Fluent in English, Suleiman appeared eager to share Egypt's policies on regional issues with the U.S. officials and lawmakers who regularly sought audiences with him.
Meeting Adm. Mike Mullen, the chairman of the Joint Chiefs of Staff, on April 30, 2009, Suleiman warned that Islamic radicalism in Gaza "posed a particularly serious threat to Egyptian national security."
He also told Mullen that Egypt had sent a "message to Iran that if they interfere in Egypt, Egypt would interfere in Iran," and that "if you want Egypt to cooperate with you on Iran, we will."
In a Jan. 2, 2008, meeting with lawmakers led by then-Sen. George Voinovich, R-Ohio, Suleiman showed his significant role in Israeli-Palestinian peace efforts, advising that "the timing is right" for progress despite growing food, medicine and fuel shortages in besieged Gaza, and Hamas rocket attacks on Israel.
Suleiman is closely identified with Mubarak — some critics deride him as "Mubarak II" and are demanding his ouster as well — and the excesses the Egyptian strongman has used to repress his foes.
A May 19, 2009, cable from current U.S. Ambassador Margaret Scobey hinted darkly at Suleiman's methods, saying that he and former Interior Minister Habib al Adly "keep the domestic beasts at bay and Mubarak is not one to lose sleep over their tactics."
Suleiman has been identified as Egypt's liaison to the CIA's top-secret program of abducting suspected al Qaida terrorists and subjecting them to interrogation methods that many experts deem torture.
One detainee, Ibn Sheikh al Libi, who was turned over to Suleiman's agency and beaten, provided false information on al Qaida's links with Iraq that the Bush administration used in justifying its 2003 invasion of Iraq, according to a 2006 Senate Intelligence Committee report.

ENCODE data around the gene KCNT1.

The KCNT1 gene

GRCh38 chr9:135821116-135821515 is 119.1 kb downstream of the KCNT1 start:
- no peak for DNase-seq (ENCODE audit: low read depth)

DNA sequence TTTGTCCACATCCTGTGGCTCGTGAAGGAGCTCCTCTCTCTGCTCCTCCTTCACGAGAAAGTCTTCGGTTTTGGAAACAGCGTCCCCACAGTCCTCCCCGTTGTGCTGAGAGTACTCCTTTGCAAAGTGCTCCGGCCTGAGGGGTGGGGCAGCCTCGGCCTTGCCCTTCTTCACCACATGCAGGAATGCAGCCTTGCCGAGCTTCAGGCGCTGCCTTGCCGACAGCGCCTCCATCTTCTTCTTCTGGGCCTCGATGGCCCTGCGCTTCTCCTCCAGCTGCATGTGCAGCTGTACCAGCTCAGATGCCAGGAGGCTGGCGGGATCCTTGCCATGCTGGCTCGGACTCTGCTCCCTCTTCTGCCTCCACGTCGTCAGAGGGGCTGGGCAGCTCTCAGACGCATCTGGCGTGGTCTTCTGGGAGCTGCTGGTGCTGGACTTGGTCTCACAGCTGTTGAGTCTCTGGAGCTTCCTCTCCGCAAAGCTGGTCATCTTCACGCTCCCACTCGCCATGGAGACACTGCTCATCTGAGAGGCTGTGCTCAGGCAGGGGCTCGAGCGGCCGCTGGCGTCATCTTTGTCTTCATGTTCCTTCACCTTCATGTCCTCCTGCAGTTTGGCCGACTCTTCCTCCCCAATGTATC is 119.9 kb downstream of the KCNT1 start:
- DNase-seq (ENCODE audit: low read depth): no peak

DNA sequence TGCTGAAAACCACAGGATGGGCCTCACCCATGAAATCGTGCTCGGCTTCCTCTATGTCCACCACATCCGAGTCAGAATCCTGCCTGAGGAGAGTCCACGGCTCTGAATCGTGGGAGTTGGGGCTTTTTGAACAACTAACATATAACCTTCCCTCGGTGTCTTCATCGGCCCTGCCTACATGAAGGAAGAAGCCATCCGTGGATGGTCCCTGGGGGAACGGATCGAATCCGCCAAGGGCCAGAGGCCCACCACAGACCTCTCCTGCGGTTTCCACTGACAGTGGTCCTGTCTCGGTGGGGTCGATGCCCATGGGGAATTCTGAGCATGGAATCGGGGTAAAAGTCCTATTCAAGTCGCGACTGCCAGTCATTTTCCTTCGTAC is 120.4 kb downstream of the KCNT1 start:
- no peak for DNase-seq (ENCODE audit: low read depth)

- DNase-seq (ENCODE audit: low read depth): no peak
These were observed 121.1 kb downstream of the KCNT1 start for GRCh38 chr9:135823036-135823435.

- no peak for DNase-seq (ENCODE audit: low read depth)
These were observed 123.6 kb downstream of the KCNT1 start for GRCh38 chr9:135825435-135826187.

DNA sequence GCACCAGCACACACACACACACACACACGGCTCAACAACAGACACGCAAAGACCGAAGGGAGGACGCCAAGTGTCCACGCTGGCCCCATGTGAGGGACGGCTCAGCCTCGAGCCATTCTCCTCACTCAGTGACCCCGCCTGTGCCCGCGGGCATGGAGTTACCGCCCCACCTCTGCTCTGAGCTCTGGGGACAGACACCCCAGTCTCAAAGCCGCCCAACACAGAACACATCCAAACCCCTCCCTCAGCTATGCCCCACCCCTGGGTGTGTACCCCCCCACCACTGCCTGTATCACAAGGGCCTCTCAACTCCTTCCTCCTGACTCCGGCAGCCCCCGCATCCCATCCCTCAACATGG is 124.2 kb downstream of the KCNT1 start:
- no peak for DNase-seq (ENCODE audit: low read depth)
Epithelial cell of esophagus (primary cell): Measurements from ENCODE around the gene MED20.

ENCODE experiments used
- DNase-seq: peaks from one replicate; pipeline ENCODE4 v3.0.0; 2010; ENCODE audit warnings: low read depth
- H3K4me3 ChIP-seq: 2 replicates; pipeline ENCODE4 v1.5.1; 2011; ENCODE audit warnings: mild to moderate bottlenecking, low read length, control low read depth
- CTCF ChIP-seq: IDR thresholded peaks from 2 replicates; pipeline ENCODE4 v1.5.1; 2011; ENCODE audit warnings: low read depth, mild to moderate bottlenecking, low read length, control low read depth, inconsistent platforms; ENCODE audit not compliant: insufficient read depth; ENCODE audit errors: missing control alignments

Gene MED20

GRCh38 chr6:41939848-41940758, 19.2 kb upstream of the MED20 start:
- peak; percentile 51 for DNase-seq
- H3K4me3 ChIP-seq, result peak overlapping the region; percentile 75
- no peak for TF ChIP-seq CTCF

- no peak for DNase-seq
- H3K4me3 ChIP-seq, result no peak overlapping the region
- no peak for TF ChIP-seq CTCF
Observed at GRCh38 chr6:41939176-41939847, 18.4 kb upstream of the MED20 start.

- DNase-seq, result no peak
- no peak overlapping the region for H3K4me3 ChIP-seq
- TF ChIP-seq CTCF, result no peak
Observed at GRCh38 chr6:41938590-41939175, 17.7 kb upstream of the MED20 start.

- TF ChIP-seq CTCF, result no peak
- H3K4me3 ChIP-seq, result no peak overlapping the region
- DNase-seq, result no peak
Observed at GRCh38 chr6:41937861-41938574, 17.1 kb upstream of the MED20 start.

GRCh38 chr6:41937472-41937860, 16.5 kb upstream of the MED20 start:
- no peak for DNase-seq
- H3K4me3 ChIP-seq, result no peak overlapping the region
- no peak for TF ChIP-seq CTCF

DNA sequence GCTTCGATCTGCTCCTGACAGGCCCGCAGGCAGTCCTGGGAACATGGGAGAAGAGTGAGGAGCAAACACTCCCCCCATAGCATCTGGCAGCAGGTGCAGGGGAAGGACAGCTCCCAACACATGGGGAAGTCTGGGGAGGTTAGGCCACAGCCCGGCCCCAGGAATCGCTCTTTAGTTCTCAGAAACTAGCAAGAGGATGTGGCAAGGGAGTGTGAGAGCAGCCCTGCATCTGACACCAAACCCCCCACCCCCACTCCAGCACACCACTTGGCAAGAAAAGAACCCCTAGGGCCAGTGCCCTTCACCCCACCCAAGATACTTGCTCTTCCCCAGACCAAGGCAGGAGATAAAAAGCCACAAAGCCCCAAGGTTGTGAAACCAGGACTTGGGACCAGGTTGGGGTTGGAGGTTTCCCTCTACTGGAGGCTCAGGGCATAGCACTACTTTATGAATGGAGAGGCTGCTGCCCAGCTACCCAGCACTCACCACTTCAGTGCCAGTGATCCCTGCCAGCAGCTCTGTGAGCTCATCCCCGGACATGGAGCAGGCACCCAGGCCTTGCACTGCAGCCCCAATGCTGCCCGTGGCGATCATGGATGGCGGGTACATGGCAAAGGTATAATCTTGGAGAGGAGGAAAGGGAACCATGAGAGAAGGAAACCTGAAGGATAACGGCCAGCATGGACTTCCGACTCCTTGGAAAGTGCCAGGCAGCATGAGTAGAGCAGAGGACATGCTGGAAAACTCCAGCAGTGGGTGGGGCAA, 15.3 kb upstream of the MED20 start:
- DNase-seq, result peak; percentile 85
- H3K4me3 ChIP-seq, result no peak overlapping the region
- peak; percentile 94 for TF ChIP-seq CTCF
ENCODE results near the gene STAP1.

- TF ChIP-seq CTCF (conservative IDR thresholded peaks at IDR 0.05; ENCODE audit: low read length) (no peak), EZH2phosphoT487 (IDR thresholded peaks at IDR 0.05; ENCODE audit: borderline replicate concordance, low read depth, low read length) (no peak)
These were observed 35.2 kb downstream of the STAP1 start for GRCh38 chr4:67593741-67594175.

Mamdouh Habib, an Egyptian-born Australian citizen who was detained for years but never charged with being an al Qaida member, alleged in his memoir that he was tortured by Suleiman after being turned over by the CIA.
Since Mubarak elevated him, Suleiman has displayed some of the guile and skills that he developed as an intelligence operative, striving to manipulate public opinion in the regime's favor while exploiting the opposition's lack of a unified leadership.
He has sought the support of turmoil-weary Egyptians by saying the regime accepts protesters' demands for democratic reforms — but he hasn't specified which ones — while warning of economic devastation if the demonstrations persist.
He has also contended that the opposition movement centered on Cairo's Tahrir Square is being directed "from abroad."
At the same time, experts said, Suleiman has worked to sow suspicion and tensions within the loose amalgam of divergent opposition groups.
On Sunday, he released a statement over state television declaring that a "consensus" on a path to reform was reached in talks he held with 50 prominent Egyptians and opposition figures.
People involved in the session — who had no access to state-run media — immediately denied such an agreement.
The same day, Suleiman told ABC News that the Muslim Brotherhood, the biggest and best organized opposition group, "wanted to open a dialogue with me without Mr. ElBaradei."
Some experts saw his comment as a bid to foment tensions between the Brotherhood and Mohamed ElBaradei, the former U.N. International Atomic Energy chief, who has been designated as an opposition spokesman.
"I think that's exactly his game here," White said.
(Shashank Bengali contributed to this article from Cairo.)